The other day, a peer in the streaming community reached out via our Unified Certified Slack channel (our forum for exchanging advice with our software course grads). He had a question about live transcribed subtitles.
He’d managed to get his subtitles ingested next to the video, but he couldn’t perfectly align his subtitle fragments with the video encoder. And that kind of alignment is important. Complicating matters, there were SCTE markers (often called Timed Metadata) involved. These enable monetization models such as AVOD and FAST.
The streaming dev knew that Unified Packager can split and merge subtitle cues across segment boundaries, when packaging the original WebVTT or TTML into the desired presentation format.
[Side note: we don’t recreate subtitle tracks from scratch, since all styling information and editorial changes should be made before packaging using the relevant encoder or subtitle tooling. Just some best practices there.]
So the person’s question was:
Can Unified Streaming’s software align or “sync” the segment boundaries of the subtitle and video track when packaging?
And our answer was:
Yes it can!
So we got into it with him. Because — let’s be honest — when we collaborate with customers, partners, and our Certified community members, we’d much rather ensure their story is a success story. Than not.
We dove into the intricacies of the issue: aligning segment boundaries between video and subtitle tracks. The discussion revolved around the testing of a workflow. We focused particularly on ensuring that the segment boundaries of the text track align with the target output segment length.
The testing phase
The dialogue pushed on. We inquired: had his workflow been thoroughly tested with Unified Origin (live)? And did any issues arise concerning the alignment of text track segment boundaries with the defined target output segment length?
(Typically, when we’re trading info with a client to get to the heart of the problem, we volley questions at our collaborators to whittle down the causes.)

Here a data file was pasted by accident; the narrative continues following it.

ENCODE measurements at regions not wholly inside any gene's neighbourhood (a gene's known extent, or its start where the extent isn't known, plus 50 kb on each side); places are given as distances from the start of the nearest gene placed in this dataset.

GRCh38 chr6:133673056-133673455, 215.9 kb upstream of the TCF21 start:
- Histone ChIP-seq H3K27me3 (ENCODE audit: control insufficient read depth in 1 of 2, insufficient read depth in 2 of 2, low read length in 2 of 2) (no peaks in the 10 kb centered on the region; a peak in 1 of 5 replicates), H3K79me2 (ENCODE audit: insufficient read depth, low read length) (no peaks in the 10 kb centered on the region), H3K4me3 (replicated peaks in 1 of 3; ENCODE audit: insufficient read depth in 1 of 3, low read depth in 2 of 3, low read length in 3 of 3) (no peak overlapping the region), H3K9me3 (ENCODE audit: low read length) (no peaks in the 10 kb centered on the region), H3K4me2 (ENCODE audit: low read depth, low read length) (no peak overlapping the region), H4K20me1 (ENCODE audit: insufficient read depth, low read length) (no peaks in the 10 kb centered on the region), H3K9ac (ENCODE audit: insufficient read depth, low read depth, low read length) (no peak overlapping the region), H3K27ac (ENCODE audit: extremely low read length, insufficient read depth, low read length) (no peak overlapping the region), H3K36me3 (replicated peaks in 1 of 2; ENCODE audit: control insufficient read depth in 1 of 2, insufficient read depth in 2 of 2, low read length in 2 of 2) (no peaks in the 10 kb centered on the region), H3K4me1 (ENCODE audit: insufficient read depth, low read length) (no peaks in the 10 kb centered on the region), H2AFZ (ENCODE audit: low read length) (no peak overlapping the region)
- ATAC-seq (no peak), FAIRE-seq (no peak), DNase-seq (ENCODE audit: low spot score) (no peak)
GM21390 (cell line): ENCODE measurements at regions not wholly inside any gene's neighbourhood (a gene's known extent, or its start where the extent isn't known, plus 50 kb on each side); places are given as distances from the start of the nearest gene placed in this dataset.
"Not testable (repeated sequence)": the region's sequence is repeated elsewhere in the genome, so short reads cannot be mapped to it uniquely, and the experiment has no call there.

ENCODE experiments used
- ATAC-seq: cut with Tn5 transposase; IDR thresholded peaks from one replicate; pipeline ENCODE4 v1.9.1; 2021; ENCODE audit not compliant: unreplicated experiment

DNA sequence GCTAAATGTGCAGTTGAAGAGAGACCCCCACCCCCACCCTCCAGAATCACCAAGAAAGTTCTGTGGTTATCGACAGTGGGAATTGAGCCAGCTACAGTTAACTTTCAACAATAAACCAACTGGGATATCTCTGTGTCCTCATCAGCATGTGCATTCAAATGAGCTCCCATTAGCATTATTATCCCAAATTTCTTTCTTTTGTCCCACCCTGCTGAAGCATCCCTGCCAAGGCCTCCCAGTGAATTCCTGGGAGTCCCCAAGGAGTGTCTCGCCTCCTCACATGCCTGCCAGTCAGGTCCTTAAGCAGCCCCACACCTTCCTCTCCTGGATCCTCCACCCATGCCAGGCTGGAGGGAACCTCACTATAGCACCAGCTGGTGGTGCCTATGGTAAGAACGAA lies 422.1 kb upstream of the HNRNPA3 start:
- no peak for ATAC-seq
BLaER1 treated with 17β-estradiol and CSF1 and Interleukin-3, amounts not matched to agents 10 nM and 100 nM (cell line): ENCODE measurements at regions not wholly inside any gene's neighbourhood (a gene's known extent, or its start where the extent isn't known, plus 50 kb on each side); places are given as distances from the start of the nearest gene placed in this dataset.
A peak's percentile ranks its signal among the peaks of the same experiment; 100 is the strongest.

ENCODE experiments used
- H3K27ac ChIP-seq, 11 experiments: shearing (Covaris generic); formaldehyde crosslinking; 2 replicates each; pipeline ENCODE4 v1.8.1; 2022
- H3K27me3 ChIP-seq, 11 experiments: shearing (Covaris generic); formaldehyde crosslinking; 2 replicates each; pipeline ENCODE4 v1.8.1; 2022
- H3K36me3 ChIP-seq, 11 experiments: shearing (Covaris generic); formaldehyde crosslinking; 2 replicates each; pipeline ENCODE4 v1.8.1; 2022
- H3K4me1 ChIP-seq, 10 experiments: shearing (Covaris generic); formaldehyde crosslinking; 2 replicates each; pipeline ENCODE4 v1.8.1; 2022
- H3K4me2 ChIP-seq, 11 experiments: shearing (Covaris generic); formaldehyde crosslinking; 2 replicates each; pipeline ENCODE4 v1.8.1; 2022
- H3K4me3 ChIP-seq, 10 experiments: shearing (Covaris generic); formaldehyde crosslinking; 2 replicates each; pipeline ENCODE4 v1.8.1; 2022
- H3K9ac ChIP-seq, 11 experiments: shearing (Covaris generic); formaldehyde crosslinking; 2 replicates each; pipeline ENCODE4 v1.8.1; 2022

The Unified Certified grad said he had tested the workflow, providing an example that showcased a video track with 1.92-second segments and an output fragment length set to 7.68 seconds. He also shared a subtitle track, ingested as 1‑second segments.
A brief discussion followed, about the alignment of splice points and segment boundaries. [Just for kicks: a splice point is a specific time in a stream that corresponds to an IDR (Instantaneous Decoder Refresh) frame that is signaled as a sync-sample. The splice point offers the opportunity to switch the livestream to a different clip, seamlessly. Splice points can be used to cue (ad) replacement and insertion opportunities.]
A rare moment of confusion
At one point, our friend expressed uncertainty about the correctness of splicing, contemplating a potential issue. After further testing with a splice point on a non-exact second timestamp, though, he concluded that the splicing was indeed correct.
Segment length considerations
Then he asked about the possibility of outputting subtitle segments at 1.92 seconds or 0.96 seconds. We emphasized the importance of aligning incoming segment lengths with audio/video to ensure synchronized timelines. He proposed using 0.96-second subtitle segments. This worked well, because Unified Streaming products can accurately split and merge target segment lengths to multiples of the input length.
Those ol’ timestamp alignment challenges
The conversation touched upon challenges in aligning segment boundaries without those boundaries necessarily representing the same timestamps. He highlighted the desire for both the audio/video encoder and subtitle ‘generator’ to create segments that start in time at multiples of the segment length since Unix epoch. This will guarantee a common timeline relative to the Unix epoch.
Potential issues, solutions
We told our peer about a potential issue with splicing, where rounding issues could cause 0 duration WebVTT cues if the splice point is exactly at the end of the cue. (This issue, however, was addressed in release 1.12.12.) We also notified our peer about a previous issue related to the packaging of content containing both SCTE 35 split opportunities and subtitles, which we recommended they factor into their testing.
He acknowledged having observed glitches on Apple devices and expressed relief that the current checks seemed satisfactory.
Summing the sync up
The discussion concluded with both parties acknowledging (and dare we say, appreciating?) the complexities of ensuring seamless synchronization between video and subtitle tracks.
Of course, at Unified we are committed to monitoring and addressing potential issues to guarantee a smoother playback experience. And, yes, we’re committed to helping people with the ins and outs of complex streaming processes.
Aligning segment boundaries and timestamps is a nuanced thing. Since it requires collaboration, we talk things through until a solution’s found.
Things come up. Always. What we aim for, then, is what we deem the best-case scenario: a reliable and stable workflow, and everyone — from content deliverers to end users — satisfied and happy.
Tell us what you’re syncing
Have a question about sync issues? Looking for streaming products and solutions that work? Contact firstname.lastname@example.org.
More of a DIY-er? Respect! Book a personal demo here with one of our experts. Free trials are available here.
Or wait — you wanna get certified using our portfolio? That can happen for sure. Here.